Guilded vs Discord — Which one is better for you?

Many of you might have seen people talking about a new platform called Guilded and heard that it’s similar to Discord. Some of you might have even given it a small test run and found it to be a lot like Discord, yet somehow very different. I’m here to tell you they do have some things in common, but there are also some key differences that may affect your decision on which platform you choose for your community to call home.

To start, I need to clarify a small misconception that even I had when I first heard about Guilded. It isn’t really all that new — in fact, it’s existed since 2017. Initially it was only a website with a forum system for gaming guilds, but it eventually became a fully-fledged communications platform in 2019.

If you would like to check out Guilded use this link!
If you haven’t used Discord before click here to check it out!

Now, on to the reason you’re reading this article, what are the similarities and differences between Discord and Guilded? Let’s take a look at what they have in common first.

What is the same?

Guilded may look like a reskin of Discord at first, but I feel there is a very good reason for this. Using a UI that feels familiar makes it easier to transition from one platform to the other.

Guilded (Left) vs Discord (Right)

When joining a server on Guilded, the first thing you’ll notice is that both use Categories and Channels that seem to work the same on the surface. Guilded has Text and Voice channels that function mostly the same as Discord’s, though I’ll go into their differences later.

The next thing you’ll notice is Roles on the right sidebar. These look quite literally just like on Discord. From what I can tell, the only difference is that while Discord has Online, which includes the “@everyone” role, Guilded has Member, which includes the default “Member” role and all “Flow Bots”.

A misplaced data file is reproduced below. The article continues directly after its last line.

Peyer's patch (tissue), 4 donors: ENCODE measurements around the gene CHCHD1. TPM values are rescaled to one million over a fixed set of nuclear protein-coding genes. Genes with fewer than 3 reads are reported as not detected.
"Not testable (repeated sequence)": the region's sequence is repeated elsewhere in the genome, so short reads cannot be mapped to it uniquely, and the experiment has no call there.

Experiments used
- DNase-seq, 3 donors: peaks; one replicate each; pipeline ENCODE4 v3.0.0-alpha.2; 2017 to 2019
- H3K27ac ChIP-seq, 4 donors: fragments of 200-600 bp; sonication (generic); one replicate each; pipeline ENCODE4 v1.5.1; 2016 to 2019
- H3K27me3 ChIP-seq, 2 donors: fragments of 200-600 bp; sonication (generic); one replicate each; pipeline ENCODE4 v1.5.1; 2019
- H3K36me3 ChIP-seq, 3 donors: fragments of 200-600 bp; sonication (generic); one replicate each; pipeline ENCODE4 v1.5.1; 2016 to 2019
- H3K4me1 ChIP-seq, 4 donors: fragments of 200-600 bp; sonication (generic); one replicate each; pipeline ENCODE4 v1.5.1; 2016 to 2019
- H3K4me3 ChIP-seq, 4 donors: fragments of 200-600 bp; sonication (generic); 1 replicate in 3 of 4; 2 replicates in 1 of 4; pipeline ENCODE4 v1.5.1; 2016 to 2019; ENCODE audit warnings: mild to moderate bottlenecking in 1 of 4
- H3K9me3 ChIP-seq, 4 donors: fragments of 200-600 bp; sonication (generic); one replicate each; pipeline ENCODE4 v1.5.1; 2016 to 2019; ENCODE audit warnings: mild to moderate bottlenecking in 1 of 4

The next similarity is where you find your server settings on Guilded. Even though the settings themselves are different, getting to them is exactly the same as on Discord. This applies to categories and channels as well so finding your way to the important stuff should be relatively easy if you’re comfortable with Discord.

Getting to Server Settings. Guilded (Left) vs Discord (Right)

For the most part, using the core functions of Guilded will feel just like you are on Discord. You send messages the same way, you chat in voice the same way, and you use emojis in messages or reactions the same way. Guilded and Discord share a lot of similarities, but these similarities did not originate from Discord. In fact, a lot of the UI layout and design is inspired by a platform called Slack which has existed much longer than both Discord and Guilded.

Image of Slack’s UI

What are the differences?

Now we get to the meat of the matter. Just as you’ll notice similarities when opening Guilded, you will also notice many differences. When clicking on your username, you’ll see that you have an actual User Profile that people can find you by. This profile can be customized with a banner, a tagline, games you play, and your social media links. It even has a status feed similar to Twitter and Facebook — one of many popular user requests that Discord has yet to add to their platform. Discord’s only effort to any kind of “user page” has so far been the recent About Me and Nitro-locked Banner.

Let’s have a closer look at what Community Builders can get out of Guilded that Discord doesn’t have and vice versa.

Channel Types

The first and biggest difference is the channel types. Discord offers 4 types of channels, 6 if you count NSFW and Rules channels. These are: Text, Voice, Stage, and Announcement channels. Guilded has 10 different channel types that all perform a different function and all of them look different when a user interacts with them. By contrast, Discord’s Text and Announcement channels look the same when a user clicks on them to view them.